I still haven't watched Part 1 of "The Tenth Inning" -- last night I was watching actual baseball games, and this morning I've been writing this (see below). But it's loaded on the DVR, and today's the day. Obviously, though, a lot of people have watched it already. I mentioned this in Wangdoodles this morning, but Thomas Boswell claims he saw a player -- later elected to the Hall of Fame -- mixing a "Jose Canseco milkshake."
Over at Wezen-ball, Larry Granillo ran through the list of candidates (and came up with a good one).
To some of us, though, the true identity of Mr. Milkshake is somewhat less interesting than the fact that Boswell's kept this information to himself for 22 years, even as the issue exploded across front pages and involved many of the sport's biggest stars. Here's Craig Calcaterra:
I recently spouted off about making evidence-free accusations of PED-use, and I stand by such spouting. But in this case, Boswell has apparently been sitting on evidence of a Hall of Famer using what Boswell believed to be PEDs for over 20 years.
I know that Boswell reported as early as 1988 that Jose Canseco used steroids -- and his reports were basically ignored by all but a handful of booing fans that fall -- but why haven't we heard anything about this Hall of Fame player before now? Given all that has transpired in the past decade, wouldn't information about a Hall of Famer's PED use have been extremely relevant to the national discussion? I'm not saying Boswell just tell the mikshake story and leave it at that, but why not interview the player about it? Why not do some more reporting on it? Why wasn't this out there before last night?
What has happened, if what Boswell says is true, is that a PED user was elected to the Hall of Fame by baseball writers who currently believe that the world will end if a PED user is elected to the Hall of Fame. Mr. Milkshake has a plaque in Cooperstown, but because of the perceived need to keep the Hall of Fame pure, Barry Bonds, Roger Clemens and Mark McGwire won't get one anytime soon.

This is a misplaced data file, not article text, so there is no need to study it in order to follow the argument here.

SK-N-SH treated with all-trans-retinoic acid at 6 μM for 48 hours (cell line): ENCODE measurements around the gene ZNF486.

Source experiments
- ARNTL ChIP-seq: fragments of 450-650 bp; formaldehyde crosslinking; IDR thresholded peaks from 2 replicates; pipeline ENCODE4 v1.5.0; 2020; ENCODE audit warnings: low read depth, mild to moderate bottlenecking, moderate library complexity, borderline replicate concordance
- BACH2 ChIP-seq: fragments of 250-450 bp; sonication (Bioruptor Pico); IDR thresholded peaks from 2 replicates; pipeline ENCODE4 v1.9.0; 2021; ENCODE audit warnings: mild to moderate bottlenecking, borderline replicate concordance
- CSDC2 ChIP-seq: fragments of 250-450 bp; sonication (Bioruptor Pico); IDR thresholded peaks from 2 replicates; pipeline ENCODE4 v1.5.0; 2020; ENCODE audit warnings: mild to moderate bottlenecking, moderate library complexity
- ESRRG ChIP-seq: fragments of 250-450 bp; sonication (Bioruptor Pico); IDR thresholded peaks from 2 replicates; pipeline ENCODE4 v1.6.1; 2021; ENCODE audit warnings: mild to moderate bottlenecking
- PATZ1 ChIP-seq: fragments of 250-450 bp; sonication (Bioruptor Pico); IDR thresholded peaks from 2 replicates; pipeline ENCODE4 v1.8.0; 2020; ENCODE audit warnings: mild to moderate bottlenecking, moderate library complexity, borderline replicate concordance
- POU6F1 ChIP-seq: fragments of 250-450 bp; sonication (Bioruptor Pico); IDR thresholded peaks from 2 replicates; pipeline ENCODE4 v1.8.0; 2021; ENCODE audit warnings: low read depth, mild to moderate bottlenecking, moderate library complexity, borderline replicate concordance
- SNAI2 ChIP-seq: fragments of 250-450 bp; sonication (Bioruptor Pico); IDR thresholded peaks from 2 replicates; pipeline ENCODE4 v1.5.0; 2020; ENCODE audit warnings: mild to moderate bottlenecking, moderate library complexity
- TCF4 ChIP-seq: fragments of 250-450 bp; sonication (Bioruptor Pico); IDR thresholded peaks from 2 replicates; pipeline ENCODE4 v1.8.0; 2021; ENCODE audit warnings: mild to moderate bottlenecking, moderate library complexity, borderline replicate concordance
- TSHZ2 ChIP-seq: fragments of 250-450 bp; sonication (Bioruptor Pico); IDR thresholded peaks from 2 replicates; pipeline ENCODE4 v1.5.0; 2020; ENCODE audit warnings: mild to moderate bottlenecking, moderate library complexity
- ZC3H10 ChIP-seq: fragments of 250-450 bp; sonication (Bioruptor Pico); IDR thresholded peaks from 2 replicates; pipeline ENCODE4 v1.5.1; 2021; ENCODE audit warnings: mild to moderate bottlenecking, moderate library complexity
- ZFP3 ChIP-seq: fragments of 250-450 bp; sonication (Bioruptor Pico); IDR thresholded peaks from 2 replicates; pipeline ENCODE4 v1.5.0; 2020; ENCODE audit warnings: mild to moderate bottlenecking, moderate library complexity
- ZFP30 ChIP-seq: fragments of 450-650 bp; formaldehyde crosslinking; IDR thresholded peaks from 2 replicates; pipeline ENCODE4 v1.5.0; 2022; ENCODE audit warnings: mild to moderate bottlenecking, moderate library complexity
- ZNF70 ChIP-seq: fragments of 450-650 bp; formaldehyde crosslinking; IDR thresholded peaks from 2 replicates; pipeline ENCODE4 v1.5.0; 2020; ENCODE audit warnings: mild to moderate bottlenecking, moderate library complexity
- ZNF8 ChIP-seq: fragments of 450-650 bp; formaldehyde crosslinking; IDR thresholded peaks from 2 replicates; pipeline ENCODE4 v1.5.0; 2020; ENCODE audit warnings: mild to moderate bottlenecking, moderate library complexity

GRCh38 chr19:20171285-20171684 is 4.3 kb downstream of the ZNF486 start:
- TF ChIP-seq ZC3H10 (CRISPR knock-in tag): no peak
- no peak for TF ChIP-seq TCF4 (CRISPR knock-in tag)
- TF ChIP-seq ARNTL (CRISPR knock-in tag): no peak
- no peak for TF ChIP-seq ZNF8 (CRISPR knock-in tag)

There are two reasons I believe this de facto no-steroids Hall of Fame policy can survive for more than a few years.
The first reason is that it's generational. The younger the Hall of Fame voter, the less likely that you'll find a hard-line policy about PEDs. It'll take a long, long time for the older voters to fall from the voting rolls ... but new, younger writers become BBWAA members every year. Granted, with the business changing so quickly, a lot of those younger members won't be members long enough to actually participate in Hall of Fame voting. But in 10 or 15 years the electorate will look quite a bit different than it does now, and it will be more favorably disposed toward the superstars of the 1990s.
The second reason is that the contradictions will become enormous. Even before Boswell's revelation, any rational observer has to have surmised that somebody in the Hall of Fame used steroids at some point during their careers. Maybe Boswell will reveal the identity of Mr. Milkshake or maybe he won't, but we'll learn more things about players from the late '80s and 1990s and 2000s, and we'll learn that some of them used steroids and were subsequently elected to the Hall of Fame. Maybe voters can hold the line if it's just Mr. Milkshake ... but what happens when we discover more Mr. Milkshakes? Can the voters continue to exclude four or five superstars from the '00s when they've already (unwittingly) elected four or five (eventually) acknowledged users?
Maybe. But I doubt it. So here's my advice to voters who ostensibly refuse to vote for anyone under serious PED suspicion ... Get out in front of this thing, guys. Try to look ahead five or 10 years. See where this thing's going to be. And don't wait for that to happen. Instead of getting dragged, kicking and shouting and screaming all the while, to the inevitable conclusion, take the lead. Do some reporting. Put things into context. Celebrate the players -- assuming you can find any -- who spoke out against drug use within the Players Association. Write about the impacts of cheating without resorting to ill-devised moral crusades.
More than anything, though? Think through this thing. Lead the way. Do what journalists are supposed to do. There's no one right answer. But some are better than others.